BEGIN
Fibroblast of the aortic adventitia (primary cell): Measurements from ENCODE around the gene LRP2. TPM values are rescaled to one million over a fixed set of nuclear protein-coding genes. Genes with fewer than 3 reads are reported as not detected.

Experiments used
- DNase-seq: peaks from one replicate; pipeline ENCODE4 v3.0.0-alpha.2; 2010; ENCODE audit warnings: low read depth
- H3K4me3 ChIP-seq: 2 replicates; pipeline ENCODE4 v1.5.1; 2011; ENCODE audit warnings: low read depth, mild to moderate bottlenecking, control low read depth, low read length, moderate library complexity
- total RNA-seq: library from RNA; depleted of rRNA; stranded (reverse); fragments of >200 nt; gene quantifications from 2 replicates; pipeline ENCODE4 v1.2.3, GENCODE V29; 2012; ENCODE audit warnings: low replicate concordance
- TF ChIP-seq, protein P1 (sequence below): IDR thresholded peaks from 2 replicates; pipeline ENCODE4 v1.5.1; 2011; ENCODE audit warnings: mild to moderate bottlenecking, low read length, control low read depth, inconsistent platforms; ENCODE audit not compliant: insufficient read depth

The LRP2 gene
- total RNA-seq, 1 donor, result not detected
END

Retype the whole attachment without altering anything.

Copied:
Fibroblast of the aortic adventitia (primary cell): Measurements from ENCODE around the gene LRP2. TPM values are rescaled to one million over a fixed set of nuclear protein-coding genes. Genes with fewer than 3 reads are reported as not detected.

Experiments used
- DNase-seq: peaks from one replicate; pipeline ENCODE4 v3.0.0-alpha.2; 2010; ENCODE audit warnings: low read depth
- H3K4me3 ChIP-seq: 2 replicates; pipeline ENCODE4 v1.5.1; 2011; ENCODE audit warnings: low read depth, mild to moderate bottlenecking, control low read depth, low read length, moderate library complexity
- total RNA-seq: library from RNA; depleted of rRNA; stranded (reverse); fragments of >200 nt; gene quantifications from 2 replicates; pipeline ENCODE4 v1.2.3, GENCODE V29; 2012; ENCODE audit warnings: low replicate concordance
- TF ChIP-seq, protein P1 (sequence below): IDR thresholded peaks from 2 replicates; pipeline ENCODE4 v1.5.1; 2011; ENCODE audit warnings: mild to moderate bottlenecking, low read length, control low read depth, inconsistent platforms; ENCODE audit not compliant: insufficient read depth

The LRP2 gene
- total RNA-seq, 1 donor, result not detected